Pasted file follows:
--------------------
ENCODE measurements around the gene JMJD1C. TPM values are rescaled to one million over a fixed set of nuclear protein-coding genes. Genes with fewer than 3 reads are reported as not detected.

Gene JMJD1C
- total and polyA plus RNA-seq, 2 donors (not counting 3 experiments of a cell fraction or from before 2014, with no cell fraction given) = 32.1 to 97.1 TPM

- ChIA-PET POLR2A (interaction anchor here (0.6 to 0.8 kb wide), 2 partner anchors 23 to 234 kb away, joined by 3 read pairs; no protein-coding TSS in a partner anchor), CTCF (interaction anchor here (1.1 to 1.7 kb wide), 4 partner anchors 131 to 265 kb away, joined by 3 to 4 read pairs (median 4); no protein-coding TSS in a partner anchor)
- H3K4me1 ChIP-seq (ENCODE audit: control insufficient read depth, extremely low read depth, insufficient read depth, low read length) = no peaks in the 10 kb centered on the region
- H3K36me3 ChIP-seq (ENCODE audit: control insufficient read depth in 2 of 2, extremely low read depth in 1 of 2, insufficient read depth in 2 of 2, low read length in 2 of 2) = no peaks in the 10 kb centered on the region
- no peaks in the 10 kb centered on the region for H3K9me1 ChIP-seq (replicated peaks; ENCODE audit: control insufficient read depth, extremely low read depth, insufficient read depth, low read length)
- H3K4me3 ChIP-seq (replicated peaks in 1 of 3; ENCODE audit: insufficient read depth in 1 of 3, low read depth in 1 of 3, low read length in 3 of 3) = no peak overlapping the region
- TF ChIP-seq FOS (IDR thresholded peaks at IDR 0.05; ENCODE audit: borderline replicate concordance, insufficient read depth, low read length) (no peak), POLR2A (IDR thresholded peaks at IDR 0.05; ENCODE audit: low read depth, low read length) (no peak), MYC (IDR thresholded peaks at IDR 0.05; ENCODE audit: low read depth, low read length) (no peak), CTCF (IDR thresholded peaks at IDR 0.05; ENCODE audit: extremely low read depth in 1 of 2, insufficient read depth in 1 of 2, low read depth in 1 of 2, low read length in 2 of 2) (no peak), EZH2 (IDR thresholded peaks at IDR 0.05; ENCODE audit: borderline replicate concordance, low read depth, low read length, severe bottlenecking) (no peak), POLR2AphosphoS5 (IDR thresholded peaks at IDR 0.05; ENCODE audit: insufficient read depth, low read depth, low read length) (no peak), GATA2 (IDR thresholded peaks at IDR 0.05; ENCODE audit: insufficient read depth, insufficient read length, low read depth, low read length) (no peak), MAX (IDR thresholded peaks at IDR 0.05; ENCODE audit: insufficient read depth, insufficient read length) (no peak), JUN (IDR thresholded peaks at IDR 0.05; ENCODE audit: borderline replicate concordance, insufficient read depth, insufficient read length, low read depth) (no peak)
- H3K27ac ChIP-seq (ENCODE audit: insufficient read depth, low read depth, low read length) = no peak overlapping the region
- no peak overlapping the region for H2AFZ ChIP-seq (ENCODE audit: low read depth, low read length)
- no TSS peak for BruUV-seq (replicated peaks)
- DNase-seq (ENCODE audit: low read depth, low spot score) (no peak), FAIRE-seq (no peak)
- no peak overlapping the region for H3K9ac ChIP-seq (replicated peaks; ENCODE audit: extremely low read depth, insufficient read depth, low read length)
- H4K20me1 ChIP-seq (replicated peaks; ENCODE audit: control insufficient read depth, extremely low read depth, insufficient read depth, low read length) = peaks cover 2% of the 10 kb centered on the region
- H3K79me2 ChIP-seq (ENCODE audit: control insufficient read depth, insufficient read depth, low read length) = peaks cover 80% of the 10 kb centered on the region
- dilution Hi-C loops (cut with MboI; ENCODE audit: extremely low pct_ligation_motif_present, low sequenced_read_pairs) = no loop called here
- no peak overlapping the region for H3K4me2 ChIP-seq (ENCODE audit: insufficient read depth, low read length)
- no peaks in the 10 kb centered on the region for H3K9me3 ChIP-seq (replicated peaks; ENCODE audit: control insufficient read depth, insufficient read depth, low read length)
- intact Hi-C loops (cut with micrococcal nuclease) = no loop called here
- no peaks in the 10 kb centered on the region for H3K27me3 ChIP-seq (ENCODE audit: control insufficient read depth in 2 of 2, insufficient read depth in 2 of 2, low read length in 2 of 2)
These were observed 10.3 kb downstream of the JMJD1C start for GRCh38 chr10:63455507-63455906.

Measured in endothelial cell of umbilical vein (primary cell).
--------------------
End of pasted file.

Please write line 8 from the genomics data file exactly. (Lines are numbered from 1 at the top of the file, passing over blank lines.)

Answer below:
- H3K4me3 ChIP-seq (replicated peaks in 1 of 3; ENCODE audit: insufficient read depth in 1 of 3, low read depth in 1 of 3, low read length in 3 of 3) = no peak overlapping the region